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Center for Art Law Case Update

The following case selection first appeared in this week's Center for Art Law newsletter:

Phillips v. Macy's, Inc., 1:2015cv10059 (1st Cir. MA, Jan. 9, 2015) -- Award winning sculptor, David Phillips, originally from Flint, MI, brought a copyright infringement claim against Macy's for reproducing one of his iconic Frog's that decorate the Frog Pond in Boston on the Commons.

Aquino et al v. Zephyr Real Estate LLC, 5:15-cv-00060-NC (N.D. Cal., 6 Jan. 2015) - Amidst mounting tensions over soaring prices and gentrification in San Francisco, eight mural artists filed a complaint against the city's largest independent real estate firm alleging copyright infringement by reproducing their work in a 2013 promotional calendar which advertised "luxury homes."

Cindy Garcia v. Google, Inc., et al., (9th Cir., Nov. 13, 2014) - J. Thomas presiding, a panel of non-recused judges voted in favor of rehearing the 9th Circuit case that previously held that actress and plaintiff Cindy Lee Garcia had a "copyright interest" in her performance in the film "Innocence of Muslims" which gives her the right to have the video taken offline.

Polvent v. Global Fine Arts, Inc., 14-21569-CIV-MORENO (S.D. Fla., 18 Sept. 2014) - J. Federico A. Moreno granted a motion to compel arbitration filed by Defendant, American art dealer Global Fine Arts, Inc. in its copyright dispute with Plaintiff, French artist Jacqueline Polvent. The court ruled in favor of arbitration even though the licensing agreement between the parties, which stipulated for a compulsory arbitration in case of a legal dispute, had expired in 2013, an auto-renew provision provided for a successive and consecutive five-year period unless terminated in writing one-year prior to expiration.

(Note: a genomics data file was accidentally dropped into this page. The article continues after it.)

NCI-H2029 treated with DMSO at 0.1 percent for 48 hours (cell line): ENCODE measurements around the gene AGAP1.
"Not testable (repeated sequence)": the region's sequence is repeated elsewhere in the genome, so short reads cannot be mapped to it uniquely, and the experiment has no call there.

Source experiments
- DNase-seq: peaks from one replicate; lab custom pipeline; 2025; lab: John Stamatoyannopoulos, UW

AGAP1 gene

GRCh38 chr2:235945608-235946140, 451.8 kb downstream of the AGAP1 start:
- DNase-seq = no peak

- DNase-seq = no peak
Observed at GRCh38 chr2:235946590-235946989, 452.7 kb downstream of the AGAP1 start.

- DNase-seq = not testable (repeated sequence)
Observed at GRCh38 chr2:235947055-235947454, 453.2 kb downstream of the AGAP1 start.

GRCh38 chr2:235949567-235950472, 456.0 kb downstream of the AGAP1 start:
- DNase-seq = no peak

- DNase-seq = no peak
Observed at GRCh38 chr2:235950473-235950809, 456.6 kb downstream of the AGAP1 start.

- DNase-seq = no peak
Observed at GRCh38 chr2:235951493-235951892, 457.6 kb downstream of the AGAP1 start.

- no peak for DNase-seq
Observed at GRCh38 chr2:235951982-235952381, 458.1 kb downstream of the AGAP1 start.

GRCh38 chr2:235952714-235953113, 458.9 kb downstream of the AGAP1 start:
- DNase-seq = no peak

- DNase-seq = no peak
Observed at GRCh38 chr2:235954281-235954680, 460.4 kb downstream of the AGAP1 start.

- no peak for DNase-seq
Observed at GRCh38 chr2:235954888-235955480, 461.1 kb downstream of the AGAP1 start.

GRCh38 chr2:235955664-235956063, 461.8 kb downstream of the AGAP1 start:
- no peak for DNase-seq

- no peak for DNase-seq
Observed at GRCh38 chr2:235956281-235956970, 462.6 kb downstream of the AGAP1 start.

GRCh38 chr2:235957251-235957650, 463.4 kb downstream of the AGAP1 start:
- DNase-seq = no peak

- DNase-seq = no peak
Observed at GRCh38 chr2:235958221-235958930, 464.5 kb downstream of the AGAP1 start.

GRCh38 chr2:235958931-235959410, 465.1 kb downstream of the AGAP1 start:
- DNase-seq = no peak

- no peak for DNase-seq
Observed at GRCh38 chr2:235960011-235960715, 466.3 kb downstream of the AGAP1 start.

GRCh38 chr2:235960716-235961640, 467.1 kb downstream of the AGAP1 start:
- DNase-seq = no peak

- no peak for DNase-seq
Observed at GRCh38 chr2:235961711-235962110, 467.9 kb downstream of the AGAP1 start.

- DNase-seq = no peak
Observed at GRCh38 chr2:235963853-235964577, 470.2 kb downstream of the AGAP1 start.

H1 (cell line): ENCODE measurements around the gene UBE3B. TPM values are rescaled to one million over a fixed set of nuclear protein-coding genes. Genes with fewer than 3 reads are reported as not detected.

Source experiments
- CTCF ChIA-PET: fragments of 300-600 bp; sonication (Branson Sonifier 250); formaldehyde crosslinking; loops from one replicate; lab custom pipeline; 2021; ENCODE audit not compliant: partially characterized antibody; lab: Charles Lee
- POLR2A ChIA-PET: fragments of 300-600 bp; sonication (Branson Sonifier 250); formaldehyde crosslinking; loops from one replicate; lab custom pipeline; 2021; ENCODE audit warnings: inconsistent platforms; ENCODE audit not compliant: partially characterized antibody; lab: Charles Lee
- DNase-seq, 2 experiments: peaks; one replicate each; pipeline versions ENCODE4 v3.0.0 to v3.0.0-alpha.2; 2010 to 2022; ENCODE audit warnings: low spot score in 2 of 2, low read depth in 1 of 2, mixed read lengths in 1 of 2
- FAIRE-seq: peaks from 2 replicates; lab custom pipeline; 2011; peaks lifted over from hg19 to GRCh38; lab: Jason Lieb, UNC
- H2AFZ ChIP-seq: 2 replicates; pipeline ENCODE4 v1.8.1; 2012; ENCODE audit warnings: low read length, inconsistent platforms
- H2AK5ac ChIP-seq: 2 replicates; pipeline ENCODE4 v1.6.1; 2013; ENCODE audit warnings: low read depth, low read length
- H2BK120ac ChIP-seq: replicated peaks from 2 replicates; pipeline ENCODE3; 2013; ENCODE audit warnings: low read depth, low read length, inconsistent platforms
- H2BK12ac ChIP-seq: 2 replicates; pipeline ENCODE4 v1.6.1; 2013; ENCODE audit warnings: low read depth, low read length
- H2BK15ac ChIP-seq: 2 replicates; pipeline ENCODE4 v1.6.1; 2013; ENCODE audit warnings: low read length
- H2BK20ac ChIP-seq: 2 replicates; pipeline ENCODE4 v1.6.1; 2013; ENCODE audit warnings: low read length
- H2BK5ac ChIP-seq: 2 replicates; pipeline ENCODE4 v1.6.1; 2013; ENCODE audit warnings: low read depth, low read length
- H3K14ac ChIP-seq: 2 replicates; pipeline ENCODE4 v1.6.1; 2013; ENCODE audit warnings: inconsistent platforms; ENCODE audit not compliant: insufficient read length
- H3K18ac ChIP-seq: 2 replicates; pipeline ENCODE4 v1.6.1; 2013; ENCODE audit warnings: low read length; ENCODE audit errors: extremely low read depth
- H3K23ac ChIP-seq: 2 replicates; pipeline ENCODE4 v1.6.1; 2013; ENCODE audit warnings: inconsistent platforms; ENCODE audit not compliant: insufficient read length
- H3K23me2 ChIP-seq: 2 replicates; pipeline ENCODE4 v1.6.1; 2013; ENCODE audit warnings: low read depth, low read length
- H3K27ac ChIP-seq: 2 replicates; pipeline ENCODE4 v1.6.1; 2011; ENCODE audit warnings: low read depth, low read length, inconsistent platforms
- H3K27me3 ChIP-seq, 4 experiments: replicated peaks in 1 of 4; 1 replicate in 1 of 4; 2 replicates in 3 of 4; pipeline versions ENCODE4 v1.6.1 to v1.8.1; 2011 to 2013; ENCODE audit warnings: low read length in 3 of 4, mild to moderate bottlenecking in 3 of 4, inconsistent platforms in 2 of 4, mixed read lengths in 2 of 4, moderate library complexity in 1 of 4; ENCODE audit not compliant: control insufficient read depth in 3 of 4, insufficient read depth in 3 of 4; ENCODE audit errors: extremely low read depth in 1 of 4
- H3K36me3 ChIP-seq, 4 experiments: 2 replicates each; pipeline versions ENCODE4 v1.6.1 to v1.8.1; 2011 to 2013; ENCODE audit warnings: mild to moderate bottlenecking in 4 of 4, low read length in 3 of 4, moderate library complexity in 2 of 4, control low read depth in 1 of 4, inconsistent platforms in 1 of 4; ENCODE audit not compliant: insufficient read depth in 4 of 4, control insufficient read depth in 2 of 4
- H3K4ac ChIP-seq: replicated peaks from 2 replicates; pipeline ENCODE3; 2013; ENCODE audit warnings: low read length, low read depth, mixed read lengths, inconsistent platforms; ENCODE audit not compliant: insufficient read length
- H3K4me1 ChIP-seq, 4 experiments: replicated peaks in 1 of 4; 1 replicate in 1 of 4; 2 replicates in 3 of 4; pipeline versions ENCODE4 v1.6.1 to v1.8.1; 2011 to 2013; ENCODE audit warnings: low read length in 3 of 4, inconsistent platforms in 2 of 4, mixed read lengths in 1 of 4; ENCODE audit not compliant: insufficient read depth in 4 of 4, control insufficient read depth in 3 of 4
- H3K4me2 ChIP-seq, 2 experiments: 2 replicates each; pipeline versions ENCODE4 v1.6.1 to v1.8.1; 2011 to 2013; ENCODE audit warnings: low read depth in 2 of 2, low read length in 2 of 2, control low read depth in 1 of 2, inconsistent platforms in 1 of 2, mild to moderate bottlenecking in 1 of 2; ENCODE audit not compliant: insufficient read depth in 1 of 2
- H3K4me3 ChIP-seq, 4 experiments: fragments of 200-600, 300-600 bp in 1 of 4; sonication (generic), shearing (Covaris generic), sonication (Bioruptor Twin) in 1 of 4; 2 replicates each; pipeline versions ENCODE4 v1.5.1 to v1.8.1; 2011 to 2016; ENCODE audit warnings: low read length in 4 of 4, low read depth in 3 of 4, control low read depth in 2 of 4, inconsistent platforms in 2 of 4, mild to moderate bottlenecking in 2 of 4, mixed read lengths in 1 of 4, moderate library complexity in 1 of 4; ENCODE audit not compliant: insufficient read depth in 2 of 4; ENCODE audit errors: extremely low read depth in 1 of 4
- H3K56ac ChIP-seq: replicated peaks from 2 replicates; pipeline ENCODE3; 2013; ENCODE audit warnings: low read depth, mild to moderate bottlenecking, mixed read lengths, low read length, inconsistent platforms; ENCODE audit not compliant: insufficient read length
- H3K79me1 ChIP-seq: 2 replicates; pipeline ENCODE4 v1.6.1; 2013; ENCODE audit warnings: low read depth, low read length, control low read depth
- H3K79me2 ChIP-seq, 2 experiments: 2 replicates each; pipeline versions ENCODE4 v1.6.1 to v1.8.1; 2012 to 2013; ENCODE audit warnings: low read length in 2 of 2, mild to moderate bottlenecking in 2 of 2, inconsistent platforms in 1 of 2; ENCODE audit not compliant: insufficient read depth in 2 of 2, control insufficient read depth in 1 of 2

Caraballo, et al. v. The Art Students League of New York, 650522/14 (N.Y.S.2d, July 2014) - Three months after refusing to block the Art Students League of New York's $31.8 million transfer of air rights over its historic West 57th Street building, Manhattan Supreme Court Justice granted summary judgment to the league and its board, finding the 249 petitioner members of the league, who argued that a majority of the league's membership did not approve the transaction and an improper voting process, had raised no triable issue of fact. The judge ruled that the petitioners failed to produce any new evidence to rebut the board's argument that it acted in good faith and with reasonable exercise of its business judgment when it voted to confer the air rights to a real estate development company in 2005.

The Center for Art Law strives to create a coherent community for all those interested in law and the arts. Positioned as a centralized resource for art and cultural heritage law, it serves as a portal to connect artists and students, academics and legal practitioners, collectors and dealers, government officials and others in the field. In addition to the weekly newsletter (http://cardozo.us2.list-manage.com/subscribe?u=78692bfa901c588ea1fe5e801&id=022731d685), the Center for Art Law subscribers receive updates about art and law-related topics through its popular art law blog (http://itsartlaw.com/blog/)and calendar of events (http://itsartlaw.com/events/). The Center for Art Law welcomes inquiries and announcements from firms, universities and student organizations about recent publications, pending cases, upcoming events, current research and job and externship opportunities. To contact the Center for Art Law, visit our website at: www.itsartlaw.com or write to itsartlaw@gmail.com.

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This page contains a single entry from the blog posted on January 30, 2015 10:07 AM.

The previous post in this blog was In Wake of Aereo, California District Court Finds DISH Networks' New Technologies Do Not, For the Most Part, Violate the Copyright Act.

The next post in this blog is Week in Review.

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